By Joseph Coffey-Slattery
“Riverdale,” the CW’s take on the Archie Comics, was an unassuming show that appeared last fall and quickly developed the rapt attention of a teen following.
A familiar face in the form of Cole Sprouse lured in many millennial viewers who remembered him from his turn as a child actor on the Disney Channel sitcom “The Suite Life of Zack and Cody.” He made his return from has-been obscurity to serve as a supporting character on a dark, brooding soap opera, along with a cast of similarly attractive people.
“Riverdale” arguably built up much of its base from the casting – a collection of stereotypically perfect teens who all date one another while trying to solve the mystery of a local football hero’s murder. In the end of the first season, after an interesting display of cat and mouse until the killer was finally revealed, a new antagonist was introduced in the finale episode. The character is a mysterious figure known only as “the black hood,” a somewhat unimaginative name for a one-dimensional villain. Here is where the second season takes a swan dive off the high board into a pool that maintenance neglected to fill with water.
Much of the show’s first iteration focused specifically on character development, going deeply into the protagonists’ daily lives and trials as high school students in a bizarre town where the parents have the maturity level of students and the youth go wildly unsupervised.
Each character was given a variety of memorable moments, with fan favorites Cheryl Blossom (Madelaine Petsch) and Archie (KJ Apa) developing unique personas that had interesting personal interactions with their peers. The second season, now at its mid-season episode, runs into trouble by focusing the attention on the pursuit of this black hood character.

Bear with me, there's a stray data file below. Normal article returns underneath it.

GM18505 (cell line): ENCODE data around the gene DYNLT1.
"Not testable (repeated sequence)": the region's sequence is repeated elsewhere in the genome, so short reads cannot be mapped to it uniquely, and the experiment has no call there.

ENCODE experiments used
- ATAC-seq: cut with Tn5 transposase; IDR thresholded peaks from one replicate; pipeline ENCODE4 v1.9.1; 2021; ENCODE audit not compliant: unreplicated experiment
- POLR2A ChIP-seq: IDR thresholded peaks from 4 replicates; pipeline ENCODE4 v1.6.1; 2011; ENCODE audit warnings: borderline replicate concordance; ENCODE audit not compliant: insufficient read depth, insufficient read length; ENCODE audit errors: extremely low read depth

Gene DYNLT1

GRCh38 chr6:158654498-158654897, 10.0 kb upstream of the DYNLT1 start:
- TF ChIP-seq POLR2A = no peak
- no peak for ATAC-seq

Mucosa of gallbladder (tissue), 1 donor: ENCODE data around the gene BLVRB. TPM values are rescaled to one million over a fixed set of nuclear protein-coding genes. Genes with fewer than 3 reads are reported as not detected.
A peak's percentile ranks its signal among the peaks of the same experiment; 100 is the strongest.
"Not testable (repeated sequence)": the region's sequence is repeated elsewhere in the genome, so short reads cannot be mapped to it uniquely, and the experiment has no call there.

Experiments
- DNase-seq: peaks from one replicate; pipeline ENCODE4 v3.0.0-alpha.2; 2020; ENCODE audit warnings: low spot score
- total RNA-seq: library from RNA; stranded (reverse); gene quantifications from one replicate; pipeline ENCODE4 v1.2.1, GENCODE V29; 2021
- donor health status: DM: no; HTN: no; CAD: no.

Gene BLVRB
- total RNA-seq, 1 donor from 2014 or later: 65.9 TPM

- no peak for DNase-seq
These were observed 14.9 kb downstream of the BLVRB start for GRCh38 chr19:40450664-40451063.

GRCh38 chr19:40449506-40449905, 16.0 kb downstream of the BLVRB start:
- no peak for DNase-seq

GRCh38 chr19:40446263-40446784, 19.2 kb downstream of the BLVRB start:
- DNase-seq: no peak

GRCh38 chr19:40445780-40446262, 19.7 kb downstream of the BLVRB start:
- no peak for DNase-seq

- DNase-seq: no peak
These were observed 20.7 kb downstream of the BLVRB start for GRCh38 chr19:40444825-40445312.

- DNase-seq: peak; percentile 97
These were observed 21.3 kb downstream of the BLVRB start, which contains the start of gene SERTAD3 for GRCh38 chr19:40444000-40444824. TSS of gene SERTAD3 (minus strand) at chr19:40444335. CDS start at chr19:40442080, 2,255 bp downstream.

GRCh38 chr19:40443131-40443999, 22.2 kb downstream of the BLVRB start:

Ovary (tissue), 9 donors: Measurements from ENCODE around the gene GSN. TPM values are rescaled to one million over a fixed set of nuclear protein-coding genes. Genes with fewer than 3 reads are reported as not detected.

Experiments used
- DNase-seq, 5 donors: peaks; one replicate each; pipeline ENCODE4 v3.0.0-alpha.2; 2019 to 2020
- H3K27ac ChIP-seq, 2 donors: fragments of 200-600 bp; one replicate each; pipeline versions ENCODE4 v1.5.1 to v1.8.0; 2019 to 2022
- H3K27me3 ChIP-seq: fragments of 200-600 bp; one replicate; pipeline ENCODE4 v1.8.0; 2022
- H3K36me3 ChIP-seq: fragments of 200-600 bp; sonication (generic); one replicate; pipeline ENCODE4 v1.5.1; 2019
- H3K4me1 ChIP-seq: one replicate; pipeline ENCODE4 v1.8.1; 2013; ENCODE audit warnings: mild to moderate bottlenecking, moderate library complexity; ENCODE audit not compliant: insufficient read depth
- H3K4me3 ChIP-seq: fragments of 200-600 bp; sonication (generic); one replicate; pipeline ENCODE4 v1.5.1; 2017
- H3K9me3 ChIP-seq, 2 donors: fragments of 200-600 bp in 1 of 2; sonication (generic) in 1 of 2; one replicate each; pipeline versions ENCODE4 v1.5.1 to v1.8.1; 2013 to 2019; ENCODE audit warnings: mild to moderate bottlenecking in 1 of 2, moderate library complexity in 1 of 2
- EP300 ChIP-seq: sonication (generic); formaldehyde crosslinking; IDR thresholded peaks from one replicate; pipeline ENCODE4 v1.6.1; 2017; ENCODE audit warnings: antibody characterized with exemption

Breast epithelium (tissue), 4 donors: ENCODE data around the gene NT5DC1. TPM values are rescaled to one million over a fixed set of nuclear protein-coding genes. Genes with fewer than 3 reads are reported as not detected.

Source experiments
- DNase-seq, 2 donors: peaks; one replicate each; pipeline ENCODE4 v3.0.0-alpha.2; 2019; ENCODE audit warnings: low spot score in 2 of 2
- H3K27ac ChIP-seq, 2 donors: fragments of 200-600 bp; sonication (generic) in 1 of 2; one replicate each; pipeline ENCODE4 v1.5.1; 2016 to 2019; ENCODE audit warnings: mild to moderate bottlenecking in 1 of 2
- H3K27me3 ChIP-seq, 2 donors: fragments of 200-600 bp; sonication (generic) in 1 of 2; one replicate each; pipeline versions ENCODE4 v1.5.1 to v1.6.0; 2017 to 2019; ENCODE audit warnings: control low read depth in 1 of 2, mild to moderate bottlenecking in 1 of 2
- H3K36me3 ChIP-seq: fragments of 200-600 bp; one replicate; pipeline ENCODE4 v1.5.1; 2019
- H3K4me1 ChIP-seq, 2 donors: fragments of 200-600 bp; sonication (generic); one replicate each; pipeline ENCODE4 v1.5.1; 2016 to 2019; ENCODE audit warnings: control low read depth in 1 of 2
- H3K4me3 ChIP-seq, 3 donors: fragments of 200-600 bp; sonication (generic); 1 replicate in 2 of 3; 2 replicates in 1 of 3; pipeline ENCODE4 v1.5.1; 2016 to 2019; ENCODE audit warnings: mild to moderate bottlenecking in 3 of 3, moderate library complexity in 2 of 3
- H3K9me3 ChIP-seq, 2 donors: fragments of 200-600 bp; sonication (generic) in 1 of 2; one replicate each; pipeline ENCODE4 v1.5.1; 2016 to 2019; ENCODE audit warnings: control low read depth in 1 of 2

The plot becomes so thoroughly absorbed with this device that characters abandon their previously outlined natures to act bizarrely in increasingly silly ways. For instance, to “protect” the community at large, high school teen Archie creates a YouTube video in which a plethora of hunky men sit around in their underwear while wearing red hoods over their heads. In childish seriousness, Archie proclaims that they are the “red circle,” and they are going to find the black hood. The suspension of disbelief has been effectively reached – no high schooler could calmly sit about their borderline nude peers and not be overcome with anxiety about what that would do to them socially.
The dialogue of the show, once somewhat witty and biting, now resorts to idle threats and declarations of intent that make one feel as if the directors and writers told the actors to run about and mess around until they had 45 minutes of content. Bad acting runs rampant in this season, with moments of actual competency coming as a welcome reprieve to the otherwise slow drudge of raised eyebrows, mock fright and inhuman iteration of spoken lines. Cole Sprouse, if nothing else, has been consistently poor over two seasons so one can’t fault him for giving us more of the same. The blame then falls on the rest of the cast, who seem to be content to have their directors walk them off a cliff.
The most recent episode of the show hinted at a possible upswing in events, as the narrative once again focused on the personal lives of the main characters. One can only hope that this trend continues, lest we be treated to more half naked high-schoolers having a pow-wow in their parents’ garage.